BSU Mental Health Interview

IMSA's Black community shares many of the same struggles as their community at-large outside of IMSA | Source: ISP

Black IMSA students, being both teenagers and minorities, face unique challenges in mental health struggles. Raven McKelvin states that “with being a Black woman, there is a stigma that tends to correlate with the Black community involving mental health”. Over the years, McKelvin says, this stigma has lessened slightly but she still sees the impact affecting Black individuals. Many households reinforce the idea that “feeling in an upset mood should not conflict with your daily life”, and typically ignore any obvious issues. Suleiman agrees with this stigma, stating that, “it feels taboo for a lot of Black people to go seek help even when it’s necessary”. She contributes this not only to the stigma within the black community, but also “the racism that is oh so prevalent in the health system”. 

According to Jadesola Suleiman, she noticed “an unmovable burden on my shoulders where I feel I have to be perfect all the time”. She believes that her actions will “reflect on the entire Black diaspora” and that she can get tired from that burden. Suleiman states, “There is this constant need to prove myself, prove that I am worthy of my spot at IMSA but also prove that I’m worthy of the other things I achieve.”

Additionally, many Black students may face prejudice from outside individuals. McKelvin states, that she feels that she is “looked at differently from the world … from just the color of [my] skin, which has a huge impact on mental struggles”. Many feel the lack of representation in society. Suleiman says that “a lot of minorities feel [bad] when they are put into environments where they are the only one of a few people who look like them”.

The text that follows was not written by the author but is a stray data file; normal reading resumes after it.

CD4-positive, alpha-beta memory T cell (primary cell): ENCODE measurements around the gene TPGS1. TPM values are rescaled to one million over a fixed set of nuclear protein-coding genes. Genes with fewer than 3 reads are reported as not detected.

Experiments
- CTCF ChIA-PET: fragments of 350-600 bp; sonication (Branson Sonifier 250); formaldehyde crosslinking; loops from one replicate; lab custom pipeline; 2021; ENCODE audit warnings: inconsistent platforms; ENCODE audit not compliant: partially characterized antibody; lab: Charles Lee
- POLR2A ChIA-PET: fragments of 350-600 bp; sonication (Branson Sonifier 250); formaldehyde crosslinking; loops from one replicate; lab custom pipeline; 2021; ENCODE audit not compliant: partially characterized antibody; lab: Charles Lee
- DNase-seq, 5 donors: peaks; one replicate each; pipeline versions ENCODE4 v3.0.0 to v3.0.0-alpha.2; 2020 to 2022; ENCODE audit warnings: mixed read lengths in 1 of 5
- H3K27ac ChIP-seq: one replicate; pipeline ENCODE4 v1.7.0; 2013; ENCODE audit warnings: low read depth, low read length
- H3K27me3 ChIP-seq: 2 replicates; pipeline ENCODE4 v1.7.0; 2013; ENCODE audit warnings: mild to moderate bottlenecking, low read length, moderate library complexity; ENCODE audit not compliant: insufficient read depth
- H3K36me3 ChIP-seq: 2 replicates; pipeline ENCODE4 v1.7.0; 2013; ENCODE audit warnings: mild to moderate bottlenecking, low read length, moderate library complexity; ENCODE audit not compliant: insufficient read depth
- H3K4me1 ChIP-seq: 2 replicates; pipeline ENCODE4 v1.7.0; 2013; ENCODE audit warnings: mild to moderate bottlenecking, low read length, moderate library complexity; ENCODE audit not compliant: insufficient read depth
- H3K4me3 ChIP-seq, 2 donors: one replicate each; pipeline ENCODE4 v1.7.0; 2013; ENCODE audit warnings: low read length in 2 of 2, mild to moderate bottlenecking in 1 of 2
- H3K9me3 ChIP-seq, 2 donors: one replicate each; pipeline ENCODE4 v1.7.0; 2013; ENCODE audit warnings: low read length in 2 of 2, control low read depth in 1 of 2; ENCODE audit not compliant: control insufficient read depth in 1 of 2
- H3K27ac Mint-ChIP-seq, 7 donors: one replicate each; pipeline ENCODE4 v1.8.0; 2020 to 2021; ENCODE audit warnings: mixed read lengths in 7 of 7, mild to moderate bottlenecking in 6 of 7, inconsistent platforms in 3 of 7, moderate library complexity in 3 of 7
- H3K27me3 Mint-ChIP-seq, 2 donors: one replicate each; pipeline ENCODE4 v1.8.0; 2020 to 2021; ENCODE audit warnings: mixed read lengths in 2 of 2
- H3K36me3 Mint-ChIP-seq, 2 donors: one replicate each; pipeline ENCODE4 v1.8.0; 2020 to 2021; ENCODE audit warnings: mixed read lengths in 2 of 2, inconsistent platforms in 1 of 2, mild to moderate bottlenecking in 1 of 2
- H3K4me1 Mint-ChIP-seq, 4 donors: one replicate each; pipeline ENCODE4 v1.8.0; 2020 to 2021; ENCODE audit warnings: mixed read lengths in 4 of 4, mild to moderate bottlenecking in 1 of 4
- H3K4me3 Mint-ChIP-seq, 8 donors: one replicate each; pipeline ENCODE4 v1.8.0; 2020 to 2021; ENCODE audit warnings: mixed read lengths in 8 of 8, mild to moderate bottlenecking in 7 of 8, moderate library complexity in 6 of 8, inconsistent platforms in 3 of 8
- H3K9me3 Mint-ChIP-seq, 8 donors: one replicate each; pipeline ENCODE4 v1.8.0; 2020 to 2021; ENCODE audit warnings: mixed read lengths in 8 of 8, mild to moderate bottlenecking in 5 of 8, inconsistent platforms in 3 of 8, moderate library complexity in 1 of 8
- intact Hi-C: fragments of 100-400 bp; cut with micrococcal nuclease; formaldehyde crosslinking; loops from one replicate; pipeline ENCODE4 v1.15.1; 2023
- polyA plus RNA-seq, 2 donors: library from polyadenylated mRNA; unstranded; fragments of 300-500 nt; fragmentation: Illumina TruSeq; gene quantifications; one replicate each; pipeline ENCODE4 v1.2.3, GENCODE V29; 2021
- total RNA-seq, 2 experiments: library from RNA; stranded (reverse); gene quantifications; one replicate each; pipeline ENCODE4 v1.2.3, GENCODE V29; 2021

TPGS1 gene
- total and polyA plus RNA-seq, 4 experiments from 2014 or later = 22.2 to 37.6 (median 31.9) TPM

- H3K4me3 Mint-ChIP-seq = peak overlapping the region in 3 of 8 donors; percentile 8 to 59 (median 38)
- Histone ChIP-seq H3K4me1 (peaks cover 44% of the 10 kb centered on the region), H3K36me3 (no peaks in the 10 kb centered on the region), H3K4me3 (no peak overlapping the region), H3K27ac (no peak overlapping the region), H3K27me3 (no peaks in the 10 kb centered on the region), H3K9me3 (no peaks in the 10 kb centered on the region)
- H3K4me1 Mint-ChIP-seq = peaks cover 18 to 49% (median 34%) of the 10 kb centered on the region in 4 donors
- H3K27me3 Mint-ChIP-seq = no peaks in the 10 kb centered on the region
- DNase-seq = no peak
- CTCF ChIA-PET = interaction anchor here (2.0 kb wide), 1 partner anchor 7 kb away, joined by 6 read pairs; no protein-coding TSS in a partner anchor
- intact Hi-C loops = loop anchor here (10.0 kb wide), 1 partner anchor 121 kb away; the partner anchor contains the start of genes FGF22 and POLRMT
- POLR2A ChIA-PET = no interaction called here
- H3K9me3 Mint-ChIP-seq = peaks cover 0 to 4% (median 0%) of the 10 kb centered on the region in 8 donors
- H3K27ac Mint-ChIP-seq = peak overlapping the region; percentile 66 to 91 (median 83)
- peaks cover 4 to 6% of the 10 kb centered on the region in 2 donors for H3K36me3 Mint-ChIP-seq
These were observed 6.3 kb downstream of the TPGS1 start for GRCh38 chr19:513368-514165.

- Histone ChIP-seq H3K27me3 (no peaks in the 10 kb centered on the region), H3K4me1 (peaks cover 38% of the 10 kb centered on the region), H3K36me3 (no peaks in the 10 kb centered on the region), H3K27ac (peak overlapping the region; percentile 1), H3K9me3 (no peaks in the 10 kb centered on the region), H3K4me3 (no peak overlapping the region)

In order to help alleviate some of these issues facing Black IMSA students, McKelvin suggests, “making people more away of diversity, equality, and inclusion”. She believes that IMSA sets a good standard for spreading awareness for the struggles of minorities, and “we all just have to grasp a better understanding of what type of awareness is being spread”. Suleiman believes that we, as a community, must understand that we are not “fine as we are”. She states, “there is so much more to learn and as IMSA students we should always be striving to learn”. She calls on her experience hearing other students complain about diversity training, claiming that reading the book March, a comic book summarizing the civil rights movement, was enough, “March should never be where you stop the civil rights movement, it is an interesting nuanced movement with many different opinions. There is not one book that teaches it all”.

However, there are still initiatives within the IMSA community that are helping to reduce mental health struggles of Black students. McKelvin states that, “If I can say one thing I’ve grasped while living at IMSA the past three months, I would have to say I have learned a lot about different cultures”. She’s truly appreciated learning about different cultures and their associated events. That education “makes IMSA students feel a lot more comfortable”. Suleiman also attributes positivity towards IMSA’s education towards different cultures: “I think one thing that IMSA has done right is having the culture clubs and giving them such a large presence on campus”. She states that her favorite aspect are the read-ins, “I recently went to the NASS read-in for Native American Heritage Month and I loved hearing from different Native authors”. 

Overall, McKelvin believes that, “as a community, we can work together to be more understanding of each other”. She states that we have to look at issues through multiple perspectives and lenses. “It is up to the US to break down barriers and work together to make change in this world”. She believes that educating the public will not only help the Black community, but will also, “clear the stigmas in a lot of groups”. 

Suleiman says that “IMSA can get a lot better about acknowledging the racism that happens on campus and actually addressing it in a way that is meaningful and not just PR”. She has witnessed many students have racist things said to them, but don’t take any action because they don’t think anything will happen. “Students shouldn’t feel that way, they should be able to report bias incidents knowing that action will be taken and other non-black students should be able to call our the racism they see on campus”. 

About the Author

Elizabeth Alcala
Elizabeth, or Liz, Alcala was the 2021-2022 Co-Editor-in-Chief. She lived in 06 all three years and 06B her last year. Liz was also involved with Exodus and Active Minds and is a proud guitar player and film buff. She plans to study Chemistry at Northwestern University onwards.

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